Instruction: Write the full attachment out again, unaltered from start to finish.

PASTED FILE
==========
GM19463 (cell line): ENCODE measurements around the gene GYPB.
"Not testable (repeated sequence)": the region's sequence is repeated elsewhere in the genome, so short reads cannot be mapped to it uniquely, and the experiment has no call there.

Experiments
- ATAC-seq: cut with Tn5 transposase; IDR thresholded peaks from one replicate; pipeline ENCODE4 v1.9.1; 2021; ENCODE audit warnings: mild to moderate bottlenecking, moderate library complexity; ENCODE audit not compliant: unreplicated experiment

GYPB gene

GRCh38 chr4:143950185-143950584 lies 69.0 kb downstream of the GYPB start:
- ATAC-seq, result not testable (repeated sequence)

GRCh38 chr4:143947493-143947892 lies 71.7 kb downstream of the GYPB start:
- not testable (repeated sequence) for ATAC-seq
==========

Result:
GM19463 (cell line): ENCODE measurements around the gene GYPB.
"Not testable (repeated sequence)": the region's sequence is repeated elsewhere in the genome, so short reads cannot be mapped to it uniquely, and the experiment has no call there.

Experiments
- ATAC-seq: cut with Tn5 transposase; IDR thresholded peaks from one replicate; pipeline ENCODE4 v1.9.1; 2021; ENCODE audit warnings: mild to moderate bottlenecking, moderate library complexity; ENCODE audit not compliant: unreplicated experiment

GYPB gene

GRCh38 chr4:143950185-143950584 lies 69.0 kb downstream of the GYPB start:
- ATAC-seq, result not testable (repeated sequence)

GRCh38 chr4:143947493-143947892 lies 71.7 kb downstream of the GYPB start:
- not testable (repeated sequence) for ATAC-seq